In this Vulnerability Scanning vs. Penetration Testing section, we’ll go through the overview of Penetration Testing and how it differs from the Vulnerability Scanning process discussed above.

What is Penetration Testing?

A penetration test is run to examine and identify the security level of a system installed with an organization’s premises. It is based on an authorized, simulated cyberattack on a system to attain a full risk assessment, including insights into its strengths and vulnerabilities. There are different Penetration Testing stages used by enterprises to execute distinct simulated attacks on the systems.

Vulnerability Scanning vs. Penetration Testing

Besides one single difference mentioned above (about the intent behind carrying out these two processes), there are many other differences between Vulnerability Scanning and Penetration Testing.

  1. Vulnerability assessments search systems for known vulnerabilities. A penetration test attempts to actively exploit an environment’s weaknesses. While the Vulnerability Scanning process can be automated, Penetration Testing requires years of expertise and knowledge of the latest IT systems.
  2. System Vulnerability Scanning can be run anytime on any of the organizations’ IT networks and systems. These assessments are not mainly directed toward one asset. However, Penetration Testing is highly directional, as it exploits the systems for their specific functionalities.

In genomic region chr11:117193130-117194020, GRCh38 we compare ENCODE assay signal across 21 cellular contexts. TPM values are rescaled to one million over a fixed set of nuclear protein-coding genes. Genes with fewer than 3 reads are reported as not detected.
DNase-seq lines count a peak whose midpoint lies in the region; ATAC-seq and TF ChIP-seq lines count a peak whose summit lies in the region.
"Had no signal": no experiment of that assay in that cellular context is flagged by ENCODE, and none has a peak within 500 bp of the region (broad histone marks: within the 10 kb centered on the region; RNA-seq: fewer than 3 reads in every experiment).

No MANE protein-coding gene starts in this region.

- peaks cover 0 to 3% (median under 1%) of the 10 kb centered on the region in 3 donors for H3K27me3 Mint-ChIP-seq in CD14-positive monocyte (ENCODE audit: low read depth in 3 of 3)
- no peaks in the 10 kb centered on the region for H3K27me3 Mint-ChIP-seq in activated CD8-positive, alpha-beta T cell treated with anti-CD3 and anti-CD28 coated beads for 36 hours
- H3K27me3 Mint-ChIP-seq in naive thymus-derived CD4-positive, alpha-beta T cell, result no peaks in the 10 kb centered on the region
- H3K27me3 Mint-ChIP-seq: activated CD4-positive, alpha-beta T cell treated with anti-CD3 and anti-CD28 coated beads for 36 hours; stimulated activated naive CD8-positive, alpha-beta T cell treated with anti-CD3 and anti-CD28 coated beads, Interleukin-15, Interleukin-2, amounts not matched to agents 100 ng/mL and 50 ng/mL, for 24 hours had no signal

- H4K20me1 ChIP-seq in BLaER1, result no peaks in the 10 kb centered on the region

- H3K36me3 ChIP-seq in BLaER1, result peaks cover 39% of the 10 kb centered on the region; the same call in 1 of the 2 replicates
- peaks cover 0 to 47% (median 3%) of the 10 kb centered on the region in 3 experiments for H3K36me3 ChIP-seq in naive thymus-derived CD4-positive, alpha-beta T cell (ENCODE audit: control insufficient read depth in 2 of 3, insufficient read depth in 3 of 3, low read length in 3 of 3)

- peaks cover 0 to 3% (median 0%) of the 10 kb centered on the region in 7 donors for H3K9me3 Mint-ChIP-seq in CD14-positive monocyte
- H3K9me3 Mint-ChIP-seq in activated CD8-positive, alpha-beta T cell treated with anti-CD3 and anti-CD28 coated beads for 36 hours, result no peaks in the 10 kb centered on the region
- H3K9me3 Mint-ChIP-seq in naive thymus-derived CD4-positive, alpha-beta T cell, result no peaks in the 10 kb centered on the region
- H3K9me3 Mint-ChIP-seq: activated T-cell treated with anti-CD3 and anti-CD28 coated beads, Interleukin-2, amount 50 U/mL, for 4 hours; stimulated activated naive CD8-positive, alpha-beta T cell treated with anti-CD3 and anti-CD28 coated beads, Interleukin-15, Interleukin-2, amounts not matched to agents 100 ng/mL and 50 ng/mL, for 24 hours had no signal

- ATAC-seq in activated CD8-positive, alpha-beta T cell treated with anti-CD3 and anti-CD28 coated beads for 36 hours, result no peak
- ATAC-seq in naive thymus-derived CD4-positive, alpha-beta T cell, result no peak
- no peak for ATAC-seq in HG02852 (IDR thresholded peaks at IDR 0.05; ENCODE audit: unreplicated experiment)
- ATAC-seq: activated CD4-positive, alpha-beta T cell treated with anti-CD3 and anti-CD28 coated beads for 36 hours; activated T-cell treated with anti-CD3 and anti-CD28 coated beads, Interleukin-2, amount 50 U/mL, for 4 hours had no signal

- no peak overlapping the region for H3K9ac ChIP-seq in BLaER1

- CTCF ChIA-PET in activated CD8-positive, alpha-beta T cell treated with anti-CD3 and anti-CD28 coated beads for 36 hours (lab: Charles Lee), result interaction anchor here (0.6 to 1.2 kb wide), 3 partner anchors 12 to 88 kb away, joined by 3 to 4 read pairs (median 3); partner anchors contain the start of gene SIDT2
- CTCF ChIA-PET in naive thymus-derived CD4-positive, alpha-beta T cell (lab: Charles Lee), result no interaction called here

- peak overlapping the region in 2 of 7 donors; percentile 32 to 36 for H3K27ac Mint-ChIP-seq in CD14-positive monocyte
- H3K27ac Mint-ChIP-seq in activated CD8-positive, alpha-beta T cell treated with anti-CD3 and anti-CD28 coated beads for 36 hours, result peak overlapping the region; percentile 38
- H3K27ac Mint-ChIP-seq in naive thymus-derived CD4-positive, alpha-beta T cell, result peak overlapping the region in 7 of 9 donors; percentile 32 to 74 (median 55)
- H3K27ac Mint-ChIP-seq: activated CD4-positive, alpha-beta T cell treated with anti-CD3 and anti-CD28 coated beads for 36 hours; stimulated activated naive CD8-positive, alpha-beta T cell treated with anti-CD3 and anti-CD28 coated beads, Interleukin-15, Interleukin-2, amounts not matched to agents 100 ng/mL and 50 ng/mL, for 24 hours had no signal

3. The scope of Vulnerability Scanning is business-wide, and it also requires automated tools to manage a high number of assets. Typically, Vulnerability Scanning has a broader range than Penetration Testing.
  4. The cost of running Vulnerability Scanning is low as compared to executing a highly targeted Penetration Testing process.
  5. Penetration testing not only thoroughly examines a system’s security potholes and openly exploits them, but it also aims to update and upgrade systems after identifying those security issues. Vulnerability scanning stops with just detecting IT assets’ vulnerabilities and could include false positives as sometimes the scan outlines a threat as not real.
  6. A Vulnerability Scanning process does not confirm that vulnerability is an exploit. In contrast, the penetration test is based on the real-life scenarios and data sets, making it reliable and highly accurate.

On multiple terms, both Vulnerability Scanning and Penetration Testing are different from one another. However, being of the same foundation, they both identify the security issues of an enterprise’s IT systems and work toward fixing them for the future. Even the reports of these two different security analysis processes carry specific information, methods, and used data points to give a detailed view of the security analyst or IT administrator’s vulnerabilities.